I have always been drawn to the mystique of the miniature survival kit. Imagine that you have been instantly transported to the desertand must Survive with only the equipment you fits in a can of Altoids! Yes it was full well, you can build a shelter with sticks and leaves, start a fire with some raincoats matchesand catch some fish to fry with some hooks and floss! (Don’t ask where the pan will come from.)
In a real survival situation, things can be a bit different. On one hand, probably got into the woods somehow, and thus, there was a time when you packed up your gear. Which means you had some kind of context to pack your gear: an idea of what you might need, how long you might be in the woods if things go wrong, and the types of hazards or problems you might face.
To build the optimal survival kit, you need think about those things: where are you going be, and what are you going to I already have with you? For example, the survival kit guide. in the man-made diy does not include knife. They point out that if you’re the kind of person who packs a survival kit, you probably what’s more the kind of person who doesn’t go into the woods without a knife.
So let’s take a look at survival kits in terms of ten essentials, a traditional guide to packing gear for a hike or camping trip. All these things must be taken into account in some place in your supplies, andSome of these are great candidates for being packed into a mini survival kit.
- Navigation: AA small compass can go in your kit, but remember that it’s much more useful if you have a map to go with it.
- Light: Aheadlamp or flashlight, with extra batteries, is great to have. If you find a flashlight small enough to fit, remember the pros and cons: it probably won’t be very bright and/or it probably won’t have much battery life.
- Solar protection: yesgoggles, hats, and protective clothing won’t fit in the Altoids can. But you can bring a couple of packs of sunscreen.
- First aid: With limited space, stick to the top priority things. A single Band-Aid will not make a difference in your survival. But you may want to include bug repellant wipes, Benadryl or other allergy medicine, and foot care items. in case you need to walk much longer than you planned for.
- Repair of knives and gears: If you don’t carry a knife, some kind of blade help to. For gear repair, consider sewing needles, dental floss (which can be used with needles, but is stronger than regular thread), and a piece of duct tape rolled or folded to make a makeshift patch.
- Fire: A flint and pocket steel are great, or you can include a mini lighter. If you want to go old school, waterproof some matches by dipping them in wax. You can also bring tinder or homemade fire starters such as cotton balls dipped in Vaseline, but in many areas it is easier to make your own tinder from dry leaves or by using a knife to make feather sticks.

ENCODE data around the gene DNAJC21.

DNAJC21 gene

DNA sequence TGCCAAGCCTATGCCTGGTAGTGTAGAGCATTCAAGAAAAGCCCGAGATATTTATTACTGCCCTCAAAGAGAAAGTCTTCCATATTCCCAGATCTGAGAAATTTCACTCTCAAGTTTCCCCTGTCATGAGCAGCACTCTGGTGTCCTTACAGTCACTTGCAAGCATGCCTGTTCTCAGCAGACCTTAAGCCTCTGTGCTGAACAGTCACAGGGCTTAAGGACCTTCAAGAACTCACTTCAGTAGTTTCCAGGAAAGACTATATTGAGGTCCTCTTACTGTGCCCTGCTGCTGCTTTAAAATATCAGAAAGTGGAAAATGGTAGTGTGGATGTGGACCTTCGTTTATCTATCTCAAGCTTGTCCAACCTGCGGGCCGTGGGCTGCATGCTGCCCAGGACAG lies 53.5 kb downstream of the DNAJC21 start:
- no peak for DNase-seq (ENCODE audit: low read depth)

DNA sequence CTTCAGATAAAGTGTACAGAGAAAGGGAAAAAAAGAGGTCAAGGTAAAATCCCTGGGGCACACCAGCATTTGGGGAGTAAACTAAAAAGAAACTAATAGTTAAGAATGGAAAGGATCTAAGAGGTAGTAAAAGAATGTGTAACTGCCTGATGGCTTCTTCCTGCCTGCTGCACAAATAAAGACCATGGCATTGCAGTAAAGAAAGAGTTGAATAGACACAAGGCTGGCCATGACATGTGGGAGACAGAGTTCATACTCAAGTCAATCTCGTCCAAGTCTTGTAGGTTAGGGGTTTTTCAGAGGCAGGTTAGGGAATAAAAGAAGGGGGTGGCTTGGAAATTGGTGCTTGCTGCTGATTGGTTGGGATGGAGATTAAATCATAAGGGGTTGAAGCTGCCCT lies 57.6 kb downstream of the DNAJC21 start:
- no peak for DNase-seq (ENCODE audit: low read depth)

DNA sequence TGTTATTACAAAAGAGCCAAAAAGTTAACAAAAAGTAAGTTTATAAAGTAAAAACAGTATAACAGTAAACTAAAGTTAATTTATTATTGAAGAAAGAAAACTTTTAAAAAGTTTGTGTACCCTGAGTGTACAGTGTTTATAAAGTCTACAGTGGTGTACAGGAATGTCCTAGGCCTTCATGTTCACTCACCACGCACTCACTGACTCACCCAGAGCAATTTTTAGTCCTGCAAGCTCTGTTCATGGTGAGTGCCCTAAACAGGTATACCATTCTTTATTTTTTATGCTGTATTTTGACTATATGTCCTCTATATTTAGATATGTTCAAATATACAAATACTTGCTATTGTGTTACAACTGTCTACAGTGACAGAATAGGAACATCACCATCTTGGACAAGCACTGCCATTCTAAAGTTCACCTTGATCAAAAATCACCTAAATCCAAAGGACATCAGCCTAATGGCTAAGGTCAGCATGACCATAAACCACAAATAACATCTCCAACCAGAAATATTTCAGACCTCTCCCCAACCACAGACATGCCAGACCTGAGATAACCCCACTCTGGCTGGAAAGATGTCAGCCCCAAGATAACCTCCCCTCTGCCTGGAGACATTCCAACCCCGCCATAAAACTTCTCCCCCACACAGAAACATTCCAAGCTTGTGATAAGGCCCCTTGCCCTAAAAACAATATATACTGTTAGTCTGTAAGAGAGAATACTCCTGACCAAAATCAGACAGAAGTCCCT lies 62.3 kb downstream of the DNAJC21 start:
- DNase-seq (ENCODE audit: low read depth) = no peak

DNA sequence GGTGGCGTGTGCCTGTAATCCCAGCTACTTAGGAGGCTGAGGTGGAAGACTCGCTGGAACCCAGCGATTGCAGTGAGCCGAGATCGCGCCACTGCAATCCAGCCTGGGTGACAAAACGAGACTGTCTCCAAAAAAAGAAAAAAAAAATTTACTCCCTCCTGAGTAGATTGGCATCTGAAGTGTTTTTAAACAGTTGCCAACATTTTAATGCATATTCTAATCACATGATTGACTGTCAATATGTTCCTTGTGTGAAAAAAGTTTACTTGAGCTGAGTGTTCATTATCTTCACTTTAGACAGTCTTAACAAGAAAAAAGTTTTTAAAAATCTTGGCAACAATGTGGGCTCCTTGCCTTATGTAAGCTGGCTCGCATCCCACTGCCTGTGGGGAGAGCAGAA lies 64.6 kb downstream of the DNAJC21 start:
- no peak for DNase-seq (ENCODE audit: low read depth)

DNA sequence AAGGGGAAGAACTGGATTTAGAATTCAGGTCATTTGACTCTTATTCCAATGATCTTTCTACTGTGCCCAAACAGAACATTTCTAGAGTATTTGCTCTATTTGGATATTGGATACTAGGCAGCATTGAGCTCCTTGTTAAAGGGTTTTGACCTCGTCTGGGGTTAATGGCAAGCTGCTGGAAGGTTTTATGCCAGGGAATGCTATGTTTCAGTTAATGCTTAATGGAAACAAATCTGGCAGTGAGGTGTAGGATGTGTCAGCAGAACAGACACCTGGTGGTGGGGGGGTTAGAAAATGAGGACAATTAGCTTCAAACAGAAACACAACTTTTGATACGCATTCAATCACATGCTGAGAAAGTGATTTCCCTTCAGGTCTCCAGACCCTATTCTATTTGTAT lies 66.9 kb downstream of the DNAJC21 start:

- Shelter: You can’t fit a whole tent in there, but a emergency bivouac or the space blanket is small enough to pack alongside.
- bonus foodNote: Nothing that will fit in a can of Altoids will keep you going for long, but if you have spare space, you might as well leave one of the mints.
- extra waterNote: Water won’t fit, but you may want to consider water purification tablets and a heavy-duty ziploc bag to hold the water. (or upgrade to MRE drink bagswhich are designed to hold beverages and are slightly more heat resistant than standard kitchen bags).
- extra clothes: Sorry, I think we ran out of room. (That space blanket might be nice if we’re cold, though.)
With those needs in mind, here’s what I’d pack if I were making a kit to take on a hike or trail run. and I wanted to prepare myself for the possibility that I might get hurt or lost and need to spend the night there:
- a mini compass, for use with a separately packed map.
- A whistle. It’sIt’s not on the list above, but the places I’m likely to get lost are within earshot of someone who can rescue me. If my ankle is broken and my phone is dead, I’m going to blow three beeps on my whistle and repeat until someone comes along.
- a mini flashlight, the type of keychain. It may not provide much light, but I’d still rather have it than not.
- Sunscreen and insect repellent packetswhich it probably gets a lot of use as I always forget one or the other and don’t realize it until it’s too late.
- Allergy medications. Health.
- a tiny knife or scissors, sewing needlesY floss.
- Maybe a little roll of Scotch tape.
- A printed or published map of the area.
- A space blanket.
am No including fire supplies, since my goal would be to survive a night in a place that was warm enough to do a happy little day hike in the first place. I will not bring water supplies because I am not likely to miss so much time that water is key to my survival. I’ll already have extra water and snacks as they are part of my regular pack for a hike or trail run. I’ll check the weather and bring appropriate clothing, but it’ll be nice to have the space blanket just in case.
But I am so I. With these considerations in mind, what would be its mini survival kit include?